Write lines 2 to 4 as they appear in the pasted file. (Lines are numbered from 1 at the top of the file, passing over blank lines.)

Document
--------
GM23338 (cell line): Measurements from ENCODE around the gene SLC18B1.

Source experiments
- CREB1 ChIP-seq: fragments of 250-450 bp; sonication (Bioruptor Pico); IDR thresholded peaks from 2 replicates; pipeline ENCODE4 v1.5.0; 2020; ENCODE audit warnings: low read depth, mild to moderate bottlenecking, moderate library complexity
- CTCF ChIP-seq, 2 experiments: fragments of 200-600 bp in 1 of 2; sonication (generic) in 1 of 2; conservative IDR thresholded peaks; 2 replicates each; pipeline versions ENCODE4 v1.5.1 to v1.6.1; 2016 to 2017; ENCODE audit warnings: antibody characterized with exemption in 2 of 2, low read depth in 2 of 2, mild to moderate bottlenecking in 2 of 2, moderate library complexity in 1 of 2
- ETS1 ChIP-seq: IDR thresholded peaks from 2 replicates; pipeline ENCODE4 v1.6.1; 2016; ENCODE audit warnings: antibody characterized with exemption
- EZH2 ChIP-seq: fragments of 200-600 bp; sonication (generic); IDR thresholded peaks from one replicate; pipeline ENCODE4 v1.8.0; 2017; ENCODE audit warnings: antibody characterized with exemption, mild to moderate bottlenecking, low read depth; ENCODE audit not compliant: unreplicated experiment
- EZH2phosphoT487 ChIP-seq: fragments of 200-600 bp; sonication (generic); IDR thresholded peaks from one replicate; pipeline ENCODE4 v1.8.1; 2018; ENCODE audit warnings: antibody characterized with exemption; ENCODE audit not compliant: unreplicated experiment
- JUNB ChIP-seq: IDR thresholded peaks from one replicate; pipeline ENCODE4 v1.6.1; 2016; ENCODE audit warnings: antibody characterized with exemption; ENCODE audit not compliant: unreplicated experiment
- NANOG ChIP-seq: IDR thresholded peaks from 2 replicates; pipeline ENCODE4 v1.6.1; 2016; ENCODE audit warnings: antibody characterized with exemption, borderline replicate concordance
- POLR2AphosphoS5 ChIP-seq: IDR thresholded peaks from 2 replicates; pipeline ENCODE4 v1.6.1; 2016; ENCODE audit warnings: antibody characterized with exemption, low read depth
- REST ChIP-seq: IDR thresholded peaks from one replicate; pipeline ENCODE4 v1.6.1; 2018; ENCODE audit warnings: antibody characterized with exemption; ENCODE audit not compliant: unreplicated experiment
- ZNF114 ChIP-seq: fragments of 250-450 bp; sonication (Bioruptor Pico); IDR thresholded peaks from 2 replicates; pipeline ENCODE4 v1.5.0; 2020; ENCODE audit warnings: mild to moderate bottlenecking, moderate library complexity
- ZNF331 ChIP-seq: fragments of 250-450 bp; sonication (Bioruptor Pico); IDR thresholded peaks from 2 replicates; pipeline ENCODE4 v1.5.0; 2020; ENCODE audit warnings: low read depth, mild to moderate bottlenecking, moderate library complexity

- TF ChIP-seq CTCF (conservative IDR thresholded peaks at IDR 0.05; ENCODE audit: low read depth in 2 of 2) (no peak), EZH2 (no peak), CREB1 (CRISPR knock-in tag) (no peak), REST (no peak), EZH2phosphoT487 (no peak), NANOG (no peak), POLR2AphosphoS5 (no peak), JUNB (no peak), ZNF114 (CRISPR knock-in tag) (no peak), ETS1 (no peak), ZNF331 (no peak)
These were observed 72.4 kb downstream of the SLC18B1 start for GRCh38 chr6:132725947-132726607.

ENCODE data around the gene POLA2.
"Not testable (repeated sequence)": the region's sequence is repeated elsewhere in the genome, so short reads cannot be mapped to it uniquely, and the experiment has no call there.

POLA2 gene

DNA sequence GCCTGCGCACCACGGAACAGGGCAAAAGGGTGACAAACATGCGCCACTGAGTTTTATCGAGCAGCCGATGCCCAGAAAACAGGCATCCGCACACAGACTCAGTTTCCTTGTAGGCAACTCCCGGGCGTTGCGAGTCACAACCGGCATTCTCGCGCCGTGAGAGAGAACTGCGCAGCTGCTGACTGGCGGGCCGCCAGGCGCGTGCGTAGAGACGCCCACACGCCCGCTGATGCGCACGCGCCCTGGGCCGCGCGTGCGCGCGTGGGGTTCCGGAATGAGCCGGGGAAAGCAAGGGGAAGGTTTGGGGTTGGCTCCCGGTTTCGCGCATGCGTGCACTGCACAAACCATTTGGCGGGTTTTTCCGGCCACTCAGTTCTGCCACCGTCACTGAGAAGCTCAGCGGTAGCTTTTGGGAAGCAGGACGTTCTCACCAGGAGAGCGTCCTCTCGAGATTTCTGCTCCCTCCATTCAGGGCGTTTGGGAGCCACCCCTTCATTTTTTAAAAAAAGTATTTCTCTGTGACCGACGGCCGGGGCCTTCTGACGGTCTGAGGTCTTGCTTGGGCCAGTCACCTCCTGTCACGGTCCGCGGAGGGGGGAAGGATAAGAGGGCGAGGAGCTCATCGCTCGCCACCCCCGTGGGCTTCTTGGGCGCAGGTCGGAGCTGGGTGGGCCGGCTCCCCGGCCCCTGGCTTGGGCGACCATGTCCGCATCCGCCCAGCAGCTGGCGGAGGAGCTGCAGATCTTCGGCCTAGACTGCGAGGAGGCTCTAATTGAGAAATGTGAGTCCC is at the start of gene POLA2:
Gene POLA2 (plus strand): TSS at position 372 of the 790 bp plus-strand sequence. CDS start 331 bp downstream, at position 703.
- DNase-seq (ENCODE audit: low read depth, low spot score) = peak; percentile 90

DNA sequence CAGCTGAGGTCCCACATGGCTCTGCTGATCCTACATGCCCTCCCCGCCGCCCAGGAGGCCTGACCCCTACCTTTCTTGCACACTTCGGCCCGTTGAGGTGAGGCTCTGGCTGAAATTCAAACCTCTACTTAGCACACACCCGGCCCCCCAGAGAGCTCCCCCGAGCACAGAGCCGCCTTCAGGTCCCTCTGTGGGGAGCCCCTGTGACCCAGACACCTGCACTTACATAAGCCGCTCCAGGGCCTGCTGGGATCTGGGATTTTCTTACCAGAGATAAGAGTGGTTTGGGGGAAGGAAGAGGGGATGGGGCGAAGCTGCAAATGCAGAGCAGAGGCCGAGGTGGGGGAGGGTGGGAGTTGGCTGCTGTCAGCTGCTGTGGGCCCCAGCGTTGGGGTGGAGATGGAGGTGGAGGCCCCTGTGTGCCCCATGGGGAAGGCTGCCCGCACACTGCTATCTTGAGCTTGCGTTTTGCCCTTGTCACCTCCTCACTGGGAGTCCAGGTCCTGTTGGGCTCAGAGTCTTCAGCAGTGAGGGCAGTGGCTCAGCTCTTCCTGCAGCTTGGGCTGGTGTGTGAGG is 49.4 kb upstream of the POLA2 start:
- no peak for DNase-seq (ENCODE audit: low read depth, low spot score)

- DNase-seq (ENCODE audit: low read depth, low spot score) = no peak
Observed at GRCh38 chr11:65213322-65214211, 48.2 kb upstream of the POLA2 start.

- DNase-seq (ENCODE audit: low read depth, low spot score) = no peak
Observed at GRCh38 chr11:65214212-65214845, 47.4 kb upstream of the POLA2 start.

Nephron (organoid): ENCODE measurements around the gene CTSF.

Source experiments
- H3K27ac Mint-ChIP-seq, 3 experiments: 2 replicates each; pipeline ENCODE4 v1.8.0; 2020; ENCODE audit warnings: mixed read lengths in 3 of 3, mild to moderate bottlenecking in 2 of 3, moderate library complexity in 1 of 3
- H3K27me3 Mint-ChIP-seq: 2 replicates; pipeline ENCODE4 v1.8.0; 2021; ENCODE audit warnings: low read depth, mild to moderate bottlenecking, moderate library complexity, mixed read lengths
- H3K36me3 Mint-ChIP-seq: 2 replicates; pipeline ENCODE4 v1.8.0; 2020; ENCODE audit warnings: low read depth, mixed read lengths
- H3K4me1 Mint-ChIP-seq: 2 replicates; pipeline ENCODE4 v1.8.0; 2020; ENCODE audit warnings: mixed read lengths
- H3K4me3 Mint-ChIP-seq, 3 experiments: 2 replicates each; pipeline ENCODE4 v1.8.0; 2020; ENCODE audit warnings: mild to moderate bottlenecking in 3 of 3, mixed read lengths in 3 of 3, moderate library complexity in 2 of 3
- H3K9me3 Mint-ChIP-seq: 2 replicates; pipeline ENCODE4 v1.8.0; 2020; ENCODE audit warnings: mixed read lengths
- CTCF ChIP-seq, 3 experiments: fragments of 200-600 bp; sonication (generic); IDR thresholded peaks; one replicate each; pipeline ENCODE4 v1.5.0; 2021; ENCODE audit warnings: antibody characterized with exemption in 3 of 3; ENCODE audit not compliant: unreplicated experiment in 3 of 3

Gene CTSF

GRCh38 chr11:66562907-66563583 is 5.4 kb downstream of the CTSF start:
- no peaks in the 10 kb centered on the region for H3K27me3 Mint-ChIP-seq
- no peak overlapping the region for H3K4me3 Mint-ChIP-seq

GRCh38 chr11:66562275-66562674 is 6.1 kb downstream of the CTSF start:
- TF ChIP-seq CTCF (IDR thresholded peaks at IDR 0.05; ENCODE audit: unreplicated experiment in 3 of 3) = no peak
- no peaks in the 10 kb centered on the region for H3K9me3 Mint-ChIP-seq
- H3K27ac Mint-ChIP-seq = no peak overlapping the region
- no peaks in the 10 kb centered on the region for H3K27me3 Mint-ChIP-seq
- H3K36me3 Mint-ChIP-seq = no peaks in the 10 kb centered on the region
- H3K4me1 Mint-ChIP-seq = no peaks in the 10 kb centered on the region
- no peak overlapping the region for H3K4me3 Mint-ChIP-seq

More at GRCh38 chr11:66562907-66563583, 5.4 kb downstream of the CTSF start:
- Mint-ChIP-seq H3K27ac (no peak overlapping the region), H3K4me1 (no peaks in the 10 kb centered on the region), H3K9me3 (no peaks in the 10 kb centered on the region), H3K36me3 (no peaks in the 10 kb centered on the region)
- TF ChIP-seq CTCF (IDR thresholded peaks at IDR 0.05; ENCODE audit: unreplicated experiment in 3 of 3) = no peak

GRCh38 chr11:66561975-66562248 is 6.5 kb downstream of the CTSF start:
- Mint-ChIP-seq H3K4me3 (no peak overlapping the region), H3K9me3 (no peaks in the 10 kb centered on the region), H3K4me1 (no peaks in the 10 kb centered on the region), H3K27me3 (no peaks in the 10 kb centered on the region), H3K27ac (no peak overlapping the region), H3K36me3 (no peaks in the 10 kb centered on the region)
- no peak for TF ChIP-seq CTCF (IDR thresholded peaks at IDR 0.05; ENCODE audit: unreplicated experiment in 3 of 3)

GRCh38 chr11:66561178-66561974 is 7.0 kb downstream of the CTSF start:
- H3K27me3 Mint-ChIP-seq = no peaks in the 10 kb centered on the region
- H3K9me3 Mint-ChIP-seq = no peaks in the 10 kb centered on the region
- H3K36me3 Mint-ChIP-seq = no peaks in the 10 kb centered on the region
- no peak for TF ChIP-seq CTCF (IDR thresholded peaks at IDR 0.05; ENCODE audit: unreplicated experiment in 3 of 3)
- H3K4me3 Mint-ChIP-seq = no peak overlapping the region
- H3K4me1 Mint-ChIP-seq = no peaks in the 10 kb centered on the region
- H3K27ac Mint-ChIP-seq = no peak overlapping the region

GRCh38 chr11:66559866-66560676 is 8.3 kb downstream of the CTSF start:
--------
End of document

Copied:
Source experiments
- CREB1 ChIP-seq: fragments of 250-450 bp; sonication (Bioruptor Pico); IDR thresholded peaks from 2 replicates; pipeline ENCODE4 v1.5.0; 2020; ENCODE audit warnings: low read depth, mild to moderate bottlenecking, moderate library complexity
- CTCF ChIP-seq, 2 experiments: fragments of 200-600 bp in 1 of 2; sonication (generic) in 1 of 2; conservative IDR thresholded peaks; 2 replicates each; pipeline versions ENCODE4 v1.5.1 to v1.6.1; 2016 to 2017; ENCODE audit warnings: antibody characterized with exemption in 2 of 2, low read depth in 2 of 2, mild to moderate bottlenecking in 2 of 2, moderate library complexity in 1 of 2